Unlike many purists, I’m a fan of online custom clothing. For someone on a budget who prefers made-to-measure, it’s a real problem solver. Aside from the very occasional slight alteration needed on a new garment from my made-to-measure resources, the results I’ve gotten have been pretty damn good. There is something fantastic about opening a shipment box and putting on a suit, jacket or dress shirt that fits like it was made for you because it was – literally – made for you.
When a friend tipped me off about Son of a Tailor, the Copenhagen-based company that makes made-to-measure t-shirts, I was intrigued. I’ve never been disappointed with the slim fit tees from J.Crew I’ve been wearing forever, which means that, in my case, there was no problem to solve. But I was curious.
Last year, I wrote a piece about my first experience with Proper Cloth, maker of online made-to-measure dress shirts. Much like that experience, my first experience with Son of a Tailor was painless. A pleasure, actually. The measurement process was ridiculously simple, and the options for designing your t-shirt are plentiful without seeming too overwhelming. Do you want a crew neck or a v-neck? Short or long sleeves? Regular or heavy weight cotton? Single stitch or regular stitch neck? Which of the 10 available colors would you like? Nice options which, again, don’t seem overbearing or confusing for the uninitiated.
Being the basic bitch that I am, I ordered up a plain white, crewneck t-shirt in medium cotton for $64.
Beyond the custom angle, part of Son of a Tailor’s pitch has to do with quality and sustainability. Son of a Tailor uses “100% extra long staple cotton,” which is apparently the highest grade cotton in the world, making for longer wear and durability without sacrificing softness. With sustainability, each garment is made to order, as opposed to mass production. No garment is made that isn’t ordered, eliminating the problem of unsold stock that just goes to waste, heaped into a landfill. This is a genuinely compelling feature that I’ve always appreciated about made to order clothing.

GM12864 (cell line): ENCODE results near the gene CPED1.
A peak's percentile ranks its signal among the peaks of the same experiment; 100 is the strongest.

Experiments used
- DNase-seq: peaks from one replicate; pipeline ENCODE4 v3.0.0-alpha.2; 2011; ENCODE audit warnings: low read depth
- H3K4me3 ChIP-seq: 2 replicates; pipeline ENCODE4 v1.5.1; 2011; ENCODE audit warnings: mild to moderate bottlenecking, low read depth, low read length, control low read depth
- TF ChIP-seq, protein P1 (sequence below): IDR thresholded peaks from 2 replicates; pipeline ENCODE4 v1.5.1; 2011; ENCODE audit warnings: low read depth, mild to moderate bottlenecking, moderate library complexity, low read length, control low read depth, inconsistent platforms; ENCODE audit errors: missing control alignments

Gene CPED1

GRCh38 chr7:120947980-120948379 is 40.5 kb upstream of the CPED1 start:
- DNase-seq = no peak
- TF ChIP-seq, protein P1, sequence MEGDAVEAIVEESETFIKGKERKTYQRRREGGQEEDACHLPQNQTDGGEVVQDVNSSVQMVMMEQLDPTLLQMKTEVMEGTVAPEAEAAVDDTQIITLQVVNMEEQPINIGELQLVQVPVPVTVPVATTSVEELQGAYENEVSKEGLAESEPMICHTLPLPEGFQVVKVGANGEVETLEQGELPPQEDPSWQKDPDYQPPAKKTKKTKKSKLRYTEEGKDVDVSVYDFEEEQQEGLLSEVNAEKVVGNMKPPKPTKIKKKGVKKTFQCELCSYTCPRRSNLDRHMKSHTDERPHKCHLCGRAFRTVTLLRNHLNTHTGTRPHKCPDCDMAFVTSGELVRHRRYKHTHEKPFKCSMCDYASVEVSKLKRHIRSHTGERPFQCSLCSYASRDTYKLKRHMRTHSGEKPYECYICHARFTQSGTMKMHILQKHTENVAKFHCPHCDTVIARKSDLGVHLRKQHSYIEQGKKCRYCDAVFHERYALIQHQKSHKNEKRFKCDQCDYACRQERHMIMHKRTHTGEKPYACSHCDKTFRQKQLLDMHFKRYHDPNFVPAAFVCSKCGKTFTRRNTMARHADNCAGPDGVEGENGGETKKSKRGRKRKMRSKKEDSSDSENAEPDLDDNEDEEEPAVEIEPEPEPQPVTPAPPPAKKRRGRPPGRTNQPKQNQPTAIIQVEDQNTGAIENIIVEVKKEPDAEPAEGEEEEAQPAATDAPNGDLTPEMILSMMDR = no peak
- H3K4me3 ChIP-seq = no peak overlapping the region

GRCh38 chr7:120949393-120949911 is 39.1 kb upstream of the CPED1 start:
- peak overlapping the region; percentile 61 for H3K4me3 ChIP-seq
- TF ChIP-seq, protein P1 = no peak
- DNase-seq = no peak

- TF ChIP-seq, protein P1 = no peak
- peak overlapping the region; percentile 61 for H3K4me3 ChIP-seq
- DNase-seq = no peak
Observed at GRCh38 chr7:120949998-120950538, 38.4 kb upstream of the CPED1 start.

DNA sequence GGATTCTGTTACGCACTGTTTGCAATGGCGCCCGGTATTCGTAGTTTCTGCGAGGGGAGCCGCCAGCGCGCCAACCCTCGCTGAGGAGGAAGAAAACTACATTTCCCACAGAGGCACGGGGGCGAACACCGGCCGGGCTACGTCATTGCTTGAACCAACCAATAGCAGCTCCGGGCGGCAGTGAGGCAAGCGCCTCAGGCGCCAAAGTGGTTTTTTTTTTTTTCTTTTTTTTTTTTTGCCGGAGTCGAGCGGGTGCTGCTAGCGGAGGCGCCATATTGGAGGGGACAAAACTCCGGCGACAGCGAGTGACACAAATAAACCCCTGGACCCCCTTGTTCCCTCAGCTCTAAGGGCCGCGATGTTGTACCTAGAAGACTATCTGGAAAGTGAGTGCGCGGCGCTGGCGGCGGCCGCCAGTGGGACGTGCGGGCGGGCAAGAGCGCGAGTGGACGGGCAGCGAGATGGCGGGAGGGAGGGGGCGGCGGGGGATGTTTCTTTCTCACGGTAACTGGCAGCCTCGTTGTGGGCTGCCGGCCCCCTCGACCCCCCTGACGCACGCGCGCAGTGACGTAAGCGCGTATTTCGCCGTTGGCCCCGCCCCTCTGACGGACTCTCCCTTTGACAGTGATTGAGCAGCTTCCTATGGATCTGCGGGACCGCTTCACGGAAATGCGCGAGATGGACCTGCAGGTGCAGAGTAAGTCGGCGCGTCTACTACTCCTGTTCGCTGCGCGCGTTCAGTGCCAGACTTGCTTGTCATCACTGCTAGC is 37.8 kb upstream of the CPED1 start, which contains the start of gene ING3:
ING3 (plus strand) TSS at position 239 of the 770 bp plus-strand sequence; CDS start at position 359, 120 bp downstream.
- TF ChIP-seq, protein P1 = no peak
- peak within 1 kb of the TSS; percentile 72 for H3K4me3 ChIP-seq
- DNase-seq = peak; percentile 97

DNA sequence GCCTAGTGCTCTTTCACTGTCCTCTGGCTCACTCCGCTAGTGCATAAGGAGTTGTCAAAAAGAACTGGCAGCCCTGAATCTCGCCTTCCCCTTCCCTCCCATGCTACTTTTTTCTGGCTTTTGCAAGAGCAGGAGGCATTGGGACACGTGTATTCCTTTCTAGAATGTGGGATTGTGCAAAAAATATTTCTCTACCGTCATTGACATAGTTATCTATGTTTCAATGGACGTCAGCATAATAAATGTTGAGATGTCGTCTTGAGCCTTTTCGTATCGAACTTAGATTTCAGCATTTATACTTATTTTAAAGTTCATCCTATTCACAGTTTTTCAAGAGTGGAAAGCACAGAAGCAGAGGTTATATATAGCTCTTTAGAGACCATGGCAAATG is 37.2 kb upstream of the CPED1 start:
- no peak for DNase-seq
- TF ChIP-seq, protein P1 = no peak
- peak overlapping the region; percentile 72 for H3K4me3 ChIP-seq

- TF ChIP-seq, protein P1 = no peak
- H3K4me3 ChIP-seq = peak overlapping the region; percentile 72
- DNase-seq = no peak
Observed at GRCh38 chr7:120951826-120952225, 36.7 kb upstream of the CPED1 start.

Son of a Tailor has also picked up on the modern trend of transparency, using their website to explicitly explain their sourcing and their process, even introducing us to the people who are actually making the t-shirts. More companies should do this.
A couple of weeks after my order, the t-shirt arrived. Before writing this piece and photographing myself in the product, I wanted to give it some wears and washes so that it had some life and character. It’s a pretty good t-shirt. The fit is great, and the jersey cotton feels soft yet substantial. If I were to order another, I’d adjust my measurement profile slightly to shorten the shirt length by almost an inch and the sleeves by about a half an inch. (In the photo below, I’m wearing it with the sleeves folded up a notch.) My only other minor issue is with the collar. It stands up a bit instead of laying flat as a t-shirt collar should.
All in, this was a pretty good experience.
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But now for a little perspective. We’re not talking about complicated garments like suits or jackets. These are t-shirts, made literally with four panels of cotton jersey, not exactly a new, exotic, premium textile. Jean companies often do this with denim, which was created as a cheap, durable fabric for laborers and is now worshipped on an altar with fine wools and cashmeres.
That’s not to say that the cotton in my new t-shirt doesn’t seem nice. It really does. But we’re still talking about the same kind of garment that Hanes sells on Amazon in 3-packs for $10 and dubious labor practices.
So the question remains: Is a plain white t-shirt worth $64? I honestly don’t know the answer. Luxury maker Sunspel sells regular, off-the-rack t-shirts for $90. Would their t-shirts do something for me that my $20 tees from J.Crew can’t do, other than look good and last a few years? I feel nice knowing that people assembling the t-shirts for Son of a Tailor are being paid a fair wage and that there isn’t a heap of unsold garments going to waste. There is also the psychological satisfaction of knowing that my tee is made with a good cotton and will probably last longer than something like a Fruit of the Loom multi-buy. But is it necessary to spend $64 for a single tee to get this feeling, particularly now, when a lot of people who need staple garments are having a really hard time? Again… I don’t know. It’s up to the market to decide.
I can say that I was very happy overall with the Son of a Tailor experience. Great process and great product. And if I were a little stealthier of wallet, I’d likely go back for several more.